A Call for Shared Sacrifice on Juvenile Corrections Budget
By Brian Heller de Leon
Center on Juvenile and Criminal Justice
The Senate and Assembly Budget Subcommittees on Public Safety are being pressured to reconsider the Governor’s revised cost-saving proposal for the state’s youth correctional system, the Division of Juvenile Facilities (commonly referred to as DJJ). Law enforcement agencies are demanding that the Legislature reduce or eliminate the new $24,000 per ward fee structure, which was proposed by the Governor’s office in the May revised budget.
This amount greatly contributes to the $24.8 million in cost savings that the proposed budget targets for the state’s youth prison system. The figure already represents a significant reduction from the Governor’s January 2012-13 juvenile justice realignment proposal, which would have amounted to approximately $200 million in savings to the state over time.
Mid-year budget triggers already cut $980 million from California’s UC & Cal State system, community colleges, libraries, K-12 education, disabled services, and in-home support services, while DJF was spared $67.7 million in mid-year cuts. As youth corrections received this budget reprieve, the Governor’s revised budget made even deeper cuts to necessary public sectors.
Among those cuts:
• California’s judicial system will be cut by $544 million
• $250 cuts to the Cal State University system
• $880 million reductions to CalWorks
• $1.2 billion cut to MediCal
• $452 million in cuts to child care providers
• $225 million in cuts to in-home support services for the elderly and disabled
• Other cuts include reductions to the CalGrant program for low-income students and additional cuts to community colleges, among others .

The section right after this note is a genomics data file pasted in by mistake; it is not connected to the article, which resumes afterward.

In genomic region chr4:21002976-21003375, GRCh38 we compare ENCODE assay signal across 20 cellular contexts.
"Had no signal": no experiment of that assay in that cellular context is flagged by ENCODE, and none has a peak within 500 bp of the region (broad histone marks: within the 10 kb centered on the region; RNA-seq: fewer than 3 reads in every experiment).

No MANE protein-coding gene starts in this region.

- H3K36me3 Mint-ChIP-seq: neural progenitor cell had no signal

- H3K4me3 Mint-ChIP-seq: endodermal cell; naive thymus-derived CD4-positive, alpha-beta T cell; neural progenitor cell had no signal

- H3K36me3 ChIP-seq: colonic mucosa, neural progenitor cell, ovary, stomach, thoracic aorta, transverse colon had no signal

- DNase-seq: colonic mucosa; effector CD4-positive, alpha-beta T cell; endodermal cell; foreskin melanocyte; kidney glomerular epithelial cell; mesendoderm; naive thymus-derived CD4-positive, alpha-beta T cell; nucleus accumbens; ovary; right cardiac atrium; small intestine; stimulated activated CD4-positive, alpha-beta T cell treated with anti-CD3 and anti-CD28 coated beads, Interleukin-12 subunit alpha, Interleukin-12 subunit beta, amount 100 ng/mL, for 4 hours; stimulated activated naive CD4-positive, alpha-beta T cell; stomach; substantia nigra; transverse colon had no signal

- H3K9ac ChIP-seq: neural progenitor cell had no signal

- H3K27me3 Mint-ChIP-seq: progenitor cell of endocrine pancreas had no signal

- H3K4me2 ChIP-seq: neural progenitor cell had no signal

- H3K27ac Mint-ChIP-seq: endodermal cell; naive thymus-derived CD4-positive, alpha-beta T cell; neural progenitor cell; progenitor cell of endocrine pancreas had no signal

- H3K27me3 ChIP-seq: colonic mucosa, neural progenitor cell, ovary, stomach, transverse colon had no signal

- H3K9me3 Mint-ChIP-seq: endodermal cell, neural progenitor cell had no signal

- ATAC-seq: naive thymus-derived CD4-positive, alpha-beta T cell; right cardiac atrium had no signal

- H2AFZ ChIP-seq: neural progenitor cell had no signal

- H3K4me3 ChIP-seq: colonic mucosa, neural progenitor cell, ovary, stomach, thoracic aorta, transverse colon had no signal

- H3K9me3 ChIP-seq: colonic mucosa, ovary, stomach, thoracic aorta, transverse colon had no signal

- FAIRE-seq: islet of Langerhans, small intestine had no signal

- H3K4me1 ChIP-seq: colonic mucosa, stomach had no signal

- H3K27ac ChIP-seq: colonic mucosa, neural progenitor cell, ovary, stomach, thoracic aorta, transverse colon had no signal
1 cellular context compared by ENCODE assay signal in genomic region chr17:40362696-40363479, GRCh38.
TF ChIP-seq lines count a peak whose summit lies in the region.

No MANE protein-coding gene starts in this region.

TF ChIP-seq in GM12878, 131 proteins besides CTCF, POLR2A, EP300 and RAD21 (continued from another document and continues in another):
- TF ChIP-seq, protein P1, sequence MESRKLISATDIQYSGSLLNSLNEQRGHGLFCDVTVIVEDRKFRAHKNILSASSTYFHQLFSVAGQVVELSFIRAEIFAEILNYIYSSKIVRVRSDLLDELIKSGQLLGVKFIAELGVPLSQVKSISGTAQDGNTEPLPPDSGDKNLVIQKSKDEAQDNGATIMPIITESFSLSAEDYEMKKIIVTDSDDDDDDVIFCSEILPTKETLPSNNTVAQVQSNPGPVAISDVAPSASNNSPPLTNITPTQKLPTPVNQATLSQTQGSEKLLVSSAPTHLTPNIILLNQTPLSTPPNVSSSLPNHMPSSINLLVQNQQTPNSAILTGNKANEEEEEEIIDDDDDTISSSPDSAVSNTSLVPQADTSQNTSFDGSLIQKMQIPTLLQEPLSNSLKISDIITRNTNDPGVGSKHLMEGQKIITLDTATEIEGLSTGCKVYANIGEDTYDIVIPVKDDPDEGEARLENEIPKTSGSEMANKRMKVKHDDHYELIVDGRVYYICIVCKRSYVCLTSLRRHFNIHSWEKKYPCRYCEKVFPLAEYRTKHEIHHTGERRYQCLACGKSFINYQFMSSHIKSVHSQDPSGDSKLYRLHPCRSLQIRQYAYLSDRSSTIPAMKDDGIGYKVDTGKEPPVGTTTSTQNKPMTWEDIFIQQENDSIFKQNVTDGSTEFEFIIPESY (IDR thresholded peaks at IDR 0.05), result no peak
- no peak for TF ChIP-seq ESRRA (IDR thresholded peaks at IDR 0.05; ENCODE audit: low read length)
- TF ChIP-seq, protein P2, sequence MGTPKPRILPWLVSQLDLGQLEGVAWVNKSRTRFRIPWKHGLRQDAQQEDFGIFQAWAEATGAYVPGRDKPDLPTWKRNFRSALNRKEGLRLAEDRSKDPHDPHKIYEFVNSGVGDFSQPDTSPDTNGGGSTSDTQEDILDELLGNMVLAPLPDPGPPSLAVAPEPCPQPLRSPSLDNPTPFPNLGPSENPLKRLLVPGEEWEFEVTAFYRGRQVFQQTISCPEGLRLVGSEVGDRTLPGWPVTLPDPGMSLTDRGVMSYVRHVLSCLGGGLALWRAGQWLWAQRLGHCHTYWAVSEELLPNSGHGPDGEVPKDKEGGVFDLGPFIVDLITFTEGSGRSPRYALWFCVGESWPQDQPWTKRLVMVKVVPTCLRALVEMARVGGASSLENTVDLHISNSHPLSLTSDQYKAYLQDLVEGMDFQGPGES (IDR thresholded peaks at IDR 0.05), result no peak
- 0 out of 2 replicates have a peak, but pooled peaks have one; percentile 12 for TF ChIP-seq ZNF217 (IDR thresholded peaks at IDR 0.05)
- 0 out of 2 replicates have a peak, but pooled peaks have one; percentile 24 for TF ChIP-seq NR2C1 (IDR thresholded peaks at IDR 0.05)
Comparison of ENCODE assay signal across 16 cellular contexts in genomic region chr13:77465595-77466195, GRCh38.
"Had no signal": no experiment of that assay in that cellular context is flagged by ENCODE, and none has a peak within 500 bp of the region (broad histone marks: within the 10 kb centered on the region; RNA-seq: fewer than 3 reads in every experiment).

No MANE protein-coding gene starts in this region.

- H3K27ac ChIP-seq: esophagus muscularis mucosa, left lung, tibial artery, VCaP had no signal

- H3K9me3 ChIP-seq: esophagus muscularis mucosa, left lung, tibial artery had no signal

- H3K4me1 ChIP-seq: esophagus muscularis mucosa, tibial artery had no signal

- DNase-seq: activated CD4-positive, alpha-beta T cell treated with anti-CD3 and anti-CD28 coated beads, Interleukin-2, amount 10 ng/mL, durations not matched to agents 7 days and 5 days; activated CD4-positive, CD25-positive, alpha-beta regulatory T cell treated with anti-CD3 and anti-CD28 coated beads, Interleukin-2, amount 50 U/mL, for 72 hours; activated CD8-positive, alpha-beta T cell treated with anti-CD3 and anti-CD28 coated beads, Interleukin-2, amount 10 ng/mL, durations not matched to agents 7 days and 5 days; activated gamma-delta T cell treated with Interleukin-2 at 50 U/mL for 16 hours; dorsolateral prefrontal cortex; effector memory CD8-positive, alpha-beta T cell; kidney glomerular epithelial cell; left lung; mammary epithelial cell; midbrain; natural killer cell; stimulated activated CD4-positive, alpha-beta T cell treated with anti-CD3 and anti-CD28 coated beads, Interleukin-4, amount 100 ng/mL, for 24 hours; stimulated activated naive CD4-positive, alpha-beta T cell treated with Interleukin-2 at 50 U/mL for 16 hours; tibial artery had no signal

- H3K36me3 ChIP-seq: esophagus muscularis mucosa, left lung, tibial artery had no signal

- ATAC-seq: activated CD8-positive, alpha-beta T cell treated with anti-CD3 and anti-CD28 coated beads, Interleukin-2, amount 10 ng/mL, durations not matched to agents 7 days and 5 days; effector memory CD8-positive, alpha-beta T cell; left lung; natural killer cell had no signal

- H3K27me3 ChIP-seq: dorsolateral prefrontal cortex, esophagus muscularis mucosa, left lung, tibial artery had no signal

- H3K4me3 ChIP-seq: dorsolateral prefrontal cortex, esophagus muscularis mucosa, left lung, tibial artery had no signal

The public is frustrated with the continuing exemptions made for juvenile and adult corrections in the midst of these record budget deficits. The Governor has called for shared sacrifice and sectors across the state are certainly feeling these cuts. It is clear that counties will be more than able to adapt to increased fees for DJF, as a majority already serve the bulk of their 707b offenders locally.
The state is already spending 20-25 times the per capita investment on youth offenders as it is on students in our UC, Cal State, K-12, and community college systems. With an 80% recidivism rate, the DJF should receive a failing grade yet legislators are asked to protect an expensive and unnecessary institution time and time again.
CJCJ has requested the Governor to stand firm against pressure from these law enforcement associations. Elimination of the $24,000 fee means that $19.9 million in additional cuts would come out of education, social services, health care access for low-income families, or even deeper cuts to the courts.
It is time for the Governor and the Legislature to recognize and address the unnecessary costs to maintain the state’s youth correctional system. The budget "pie" is only so big, especially during an economic downturn. When corrections budgets are spared, the cuts fall elsewhere.
Brian Heller de Leon is the Policy and Government Outreach Coordinator for the Center on Juvenile and Criminal Justice, where this article was originally published.
He has a background in community organizing, police-community
relations, and the implementation of national best-practice strategies
for youth and gang violence reduction.